Wyatt Kash | Cybersecurity coordinator needs to close the talent gap
President Barack Obama’s widely anticipated plan for confronting the nation’s escalating cybersecurity threats has drawn a lot of praise — and some justified criticism -- from the cybersecurity community.
The loudest concerns have come from skeptics who contend the new cybersecurity coordinator's office ultimately lacks the political or budgetary authority needed to adequately manage a multitude of issues.
On the surface, the concern is legitimate. Obama, to his credit, vowed to select his new cybersecurity chief personally and promised that he or she would have the president’s ear. But in the end, his new cybersecurity coordinator still must serve two masters, working jointly for the National Security Council and the National Economic Council.
Then there’s the need to reconcile the often incongruent needs and responsibilities of the Homeland Security Department and the National Security Agency.
And that’s not to mention dealing with a broad array of issues working with the private sector. William Jackson’s report in this issue on how the government and the electrical utility industry are trying to advance the use of smart grid technologies is just one example of the kind of coordination that must be tackled in securing the nation’s infrastructure.
So without question, whoever takes the job will need enormous political skills.
What the skeptics tend to gloss over, however, is the underlying checkerboard of legal responsibilities and requirements dispersed across a number of federal departments and agencies. Consolidating authority for cybersecurity in a unified structure, the way many had hoped, would inevitably require a significant amount of legislation — and untold delays in addressing a host of urgent needs.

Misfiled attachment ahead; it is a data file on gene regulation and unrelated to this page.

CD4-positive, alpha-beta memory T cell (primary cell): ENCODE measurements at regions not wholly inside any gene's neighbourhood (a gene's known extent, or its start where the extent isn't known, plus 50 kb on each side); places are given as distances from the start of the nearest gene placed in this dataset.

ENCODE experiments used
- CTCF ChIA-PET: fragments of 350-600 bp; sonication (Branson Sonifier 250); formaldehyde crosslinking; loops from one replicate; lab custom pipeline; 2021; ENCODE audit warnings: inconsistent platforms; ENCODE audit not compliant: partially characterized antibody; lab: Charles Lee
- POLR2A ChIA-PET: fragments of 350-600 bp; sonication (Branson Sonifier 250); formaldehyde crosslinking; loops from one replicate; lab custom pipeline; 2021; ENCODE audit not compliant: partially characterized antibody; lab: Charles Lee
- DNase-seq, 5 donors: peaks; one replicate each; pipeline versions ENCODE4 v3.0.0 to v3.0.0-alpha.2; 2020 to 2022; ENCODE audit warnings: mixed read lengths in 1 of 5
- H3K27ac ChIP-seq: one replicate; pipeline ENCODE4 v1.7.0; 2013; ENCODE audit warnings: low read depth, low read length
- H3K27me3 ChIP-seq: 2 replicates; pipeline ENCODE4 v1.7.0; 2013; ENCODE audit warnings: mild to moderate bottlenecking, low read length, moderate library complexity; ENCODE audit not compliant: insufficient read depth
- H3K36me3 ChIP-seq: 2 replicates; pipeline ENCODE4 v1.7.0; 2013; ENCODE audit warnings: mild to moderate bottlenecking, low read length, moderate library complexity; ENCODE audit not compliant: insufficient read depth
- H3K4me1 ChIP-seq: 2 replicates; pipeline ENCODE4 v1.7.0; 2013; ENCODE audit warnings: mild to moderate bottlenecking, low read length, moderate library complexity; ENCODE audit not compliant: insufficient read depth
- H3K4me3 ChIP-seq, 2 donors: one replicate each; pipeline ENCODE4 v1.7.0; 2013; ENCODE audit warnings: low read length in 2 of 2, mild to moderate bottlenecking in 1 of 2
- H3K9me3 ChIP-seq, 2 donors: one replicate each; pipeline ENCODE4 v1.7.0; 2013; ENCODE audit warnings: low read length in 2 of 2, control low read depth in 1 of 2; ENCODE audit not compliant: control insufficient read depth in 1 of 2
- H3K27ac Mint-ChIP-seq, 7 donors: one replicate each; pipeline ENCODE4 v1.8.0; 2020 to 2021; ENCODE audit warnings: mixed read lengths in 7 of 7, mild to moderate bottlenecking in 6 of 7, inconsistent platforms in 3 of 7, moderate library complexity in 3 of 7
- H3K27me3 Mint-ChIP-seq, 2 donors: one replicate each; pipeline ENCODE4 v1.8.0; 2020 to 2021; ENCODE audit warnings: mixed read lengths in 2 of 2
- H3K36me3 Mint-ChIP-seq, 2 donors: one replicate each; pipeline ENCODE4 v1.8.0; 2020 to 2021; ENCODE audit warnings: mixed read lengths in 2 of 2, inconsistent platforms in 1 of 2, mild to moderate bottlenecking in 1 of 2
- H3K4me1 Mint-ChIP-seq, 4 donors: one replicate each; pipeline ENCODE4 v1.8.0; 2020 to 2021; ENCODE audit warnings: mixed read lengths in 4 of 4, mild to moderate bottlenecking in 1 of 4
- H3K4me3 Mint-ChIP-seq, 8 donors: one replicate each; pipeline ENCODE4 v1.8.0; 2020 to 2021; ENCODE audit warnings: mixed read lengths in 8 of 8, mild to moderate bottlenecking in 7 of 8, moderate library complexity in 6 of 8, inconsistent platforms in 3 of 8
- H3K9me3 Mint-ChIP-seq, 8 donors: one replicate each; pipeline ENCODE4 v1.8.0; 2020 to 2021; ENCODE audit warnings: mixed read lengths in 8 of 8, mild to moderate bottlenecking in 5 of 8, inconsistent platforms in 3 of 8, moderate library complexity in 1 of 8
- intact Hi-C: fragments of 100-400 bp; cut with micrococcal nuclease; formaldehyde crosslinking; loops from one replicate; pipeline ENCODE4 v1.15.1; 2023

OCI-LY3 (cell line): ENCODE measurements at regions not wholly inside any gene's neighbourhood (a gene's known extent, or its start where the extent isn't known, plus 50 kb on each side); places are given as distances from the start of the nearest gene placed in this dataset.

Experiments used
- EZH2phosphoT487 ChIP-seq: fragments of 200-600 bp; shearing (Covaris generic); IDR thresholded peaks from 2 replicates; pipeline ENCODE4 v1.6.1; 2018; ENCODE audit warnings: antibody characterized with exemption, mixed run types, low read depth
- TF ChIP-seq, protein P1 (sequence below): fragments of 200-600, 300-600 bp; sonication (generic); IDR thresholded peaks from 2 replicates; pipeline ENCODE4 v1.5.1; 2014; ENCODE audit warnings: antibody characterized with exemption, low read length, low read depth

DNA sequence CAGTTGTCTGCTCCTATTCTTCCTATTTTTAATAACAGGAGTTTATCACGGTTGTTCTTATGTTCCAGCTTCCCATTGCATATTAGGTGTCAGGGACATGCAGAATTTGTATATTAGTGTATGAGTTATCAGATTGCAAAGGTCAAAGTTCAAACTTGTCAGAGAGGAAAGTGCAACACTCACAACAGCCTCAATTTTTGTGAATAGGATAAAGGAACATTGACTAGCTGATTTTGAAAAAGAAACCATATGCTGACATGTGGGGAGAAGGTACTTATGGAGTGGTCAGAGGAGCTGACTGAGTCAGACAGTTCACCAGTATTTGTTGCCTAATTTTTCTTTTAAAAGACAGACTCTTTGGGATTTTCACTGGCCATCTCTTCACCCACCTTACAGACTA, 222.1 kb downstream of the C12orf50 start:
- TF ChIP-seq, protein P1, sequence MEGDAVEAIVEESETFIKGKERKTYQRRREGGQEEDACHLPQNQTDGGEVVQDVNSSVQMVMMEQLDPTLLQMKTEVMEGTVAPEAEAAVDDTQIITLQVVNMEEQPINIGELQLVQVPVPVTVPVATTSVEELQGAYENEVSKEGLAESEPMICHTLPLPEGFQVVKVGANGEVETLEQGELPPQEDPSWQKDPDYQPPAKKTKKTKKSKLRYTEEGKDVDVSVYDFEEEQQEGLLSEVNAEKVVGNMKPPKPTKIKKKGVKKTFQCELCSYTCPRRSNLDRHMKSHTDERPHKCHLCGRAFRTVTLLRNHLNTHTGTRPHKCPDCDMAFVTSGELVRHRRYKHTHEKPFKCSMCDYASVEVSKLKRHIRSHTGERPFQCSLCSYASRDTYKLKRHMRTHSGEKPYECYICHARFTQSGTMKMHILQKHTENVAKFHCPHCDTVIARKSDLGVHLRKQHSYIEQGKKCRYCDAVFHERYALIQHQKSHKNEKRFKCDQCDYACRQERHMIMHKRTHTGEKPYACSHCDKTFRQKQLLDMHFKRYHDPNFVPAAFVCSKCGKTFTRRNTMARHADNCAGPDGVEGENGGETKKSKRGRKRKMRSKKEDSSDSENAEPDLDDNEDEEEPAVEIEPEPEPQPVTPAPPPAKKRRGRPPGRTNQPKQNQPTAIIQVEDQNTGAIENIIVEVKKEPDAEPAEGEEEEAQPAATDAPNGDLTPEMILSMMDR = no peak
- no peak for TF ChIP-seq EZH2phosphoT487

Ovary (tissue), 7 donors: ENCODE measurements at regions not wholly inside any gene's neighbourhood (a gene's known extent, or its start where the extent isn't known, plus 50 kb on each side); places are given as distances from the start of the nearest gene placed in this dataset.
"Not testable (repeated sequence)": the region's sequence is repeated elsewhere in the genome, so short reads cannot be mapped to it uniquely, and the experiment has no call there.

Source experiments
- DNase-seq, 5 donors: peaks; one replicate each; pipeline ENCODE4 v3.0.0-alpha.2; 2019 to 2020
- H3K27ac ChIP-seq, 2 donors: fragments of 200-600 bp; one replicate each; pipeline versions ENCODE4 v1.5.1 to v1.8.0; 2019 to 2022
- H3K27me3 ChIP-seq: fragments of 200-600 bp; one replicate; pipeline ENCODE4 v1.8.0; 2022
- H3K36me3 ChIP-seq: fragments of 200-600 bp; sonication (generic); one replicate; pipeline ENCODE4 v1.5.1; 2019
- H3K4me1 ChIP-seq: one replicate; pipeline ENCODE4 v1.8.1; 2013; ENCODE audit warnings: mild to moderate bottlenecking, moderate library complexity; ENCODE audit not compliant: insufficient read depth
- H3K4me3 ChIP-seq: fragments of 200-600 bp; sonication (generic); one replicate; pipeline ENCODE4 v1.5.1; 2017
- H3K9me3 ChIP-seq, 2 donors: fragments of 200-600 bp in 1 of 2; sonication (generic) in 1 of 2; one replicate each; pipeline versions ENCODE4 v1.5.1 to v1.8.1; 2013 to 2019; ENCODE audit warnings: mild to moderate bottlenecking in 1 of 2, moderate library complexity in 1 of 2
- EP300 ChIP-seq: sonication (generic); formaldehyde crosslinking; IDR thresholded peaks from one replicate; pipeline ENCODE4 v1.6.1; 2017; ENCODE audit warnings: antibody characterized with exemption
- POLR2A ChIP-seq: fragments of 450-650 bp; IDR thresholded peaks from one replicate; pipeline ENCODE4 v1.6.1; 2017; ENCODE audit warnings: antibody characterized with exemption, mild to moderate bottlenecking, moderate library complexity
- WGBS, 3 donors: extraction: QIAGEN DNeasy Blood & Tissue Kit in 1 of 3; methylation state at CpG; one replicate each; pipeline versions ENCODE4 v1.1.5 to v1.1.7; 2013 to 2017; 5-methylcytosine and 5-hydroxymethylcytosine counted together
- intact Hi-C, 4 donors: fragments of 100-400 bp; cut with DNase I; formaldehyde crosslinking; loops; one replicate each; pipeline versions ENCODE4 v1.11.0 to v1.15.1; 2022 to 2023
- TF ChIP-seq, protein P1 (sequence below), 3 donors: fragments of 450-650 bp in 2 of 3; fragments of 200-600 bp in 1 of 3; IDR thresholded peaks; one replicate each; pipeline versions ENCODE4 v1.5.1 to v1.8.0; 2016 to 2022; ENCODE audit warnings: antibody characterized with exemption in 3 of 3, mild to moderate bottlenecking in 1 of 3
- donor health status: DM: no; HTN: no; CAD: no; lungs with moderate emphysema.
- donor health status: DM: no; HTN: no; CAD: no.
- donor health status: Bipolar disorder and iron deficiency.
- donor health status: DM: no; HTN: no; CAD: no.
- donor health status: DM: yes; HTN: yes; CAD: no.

As imperfectly delegated as the cybersecurity coordinator position may be, the chances of advancing government cybersecurity efforts sooner rather than later appear more promising than had the White House tried a wholesale restructuring of cybersecurity programs.
Those chances are certainly enhanced by Obama’s unprecedented personal commitment to making cybersecurity a national security issue and a core part of his management agenda.
With that said, clearly one of the largest challenges — among many -- is how to close the talent gap of cybersecurity specialists in government.
Not surprisingly, most of the largest military contractors have begun buying or building out cybersecurity teams and trying to attract what some are calling “hacker soldiers.” That will draw from what remains a limited supply of individuals with advanced cybersecurity skills. Finding new ways to expand that pool and attract a new generation of cybersecurity specialists into government will hopefully be high on the list of whoever takes the cybersecurity coordinator’s job.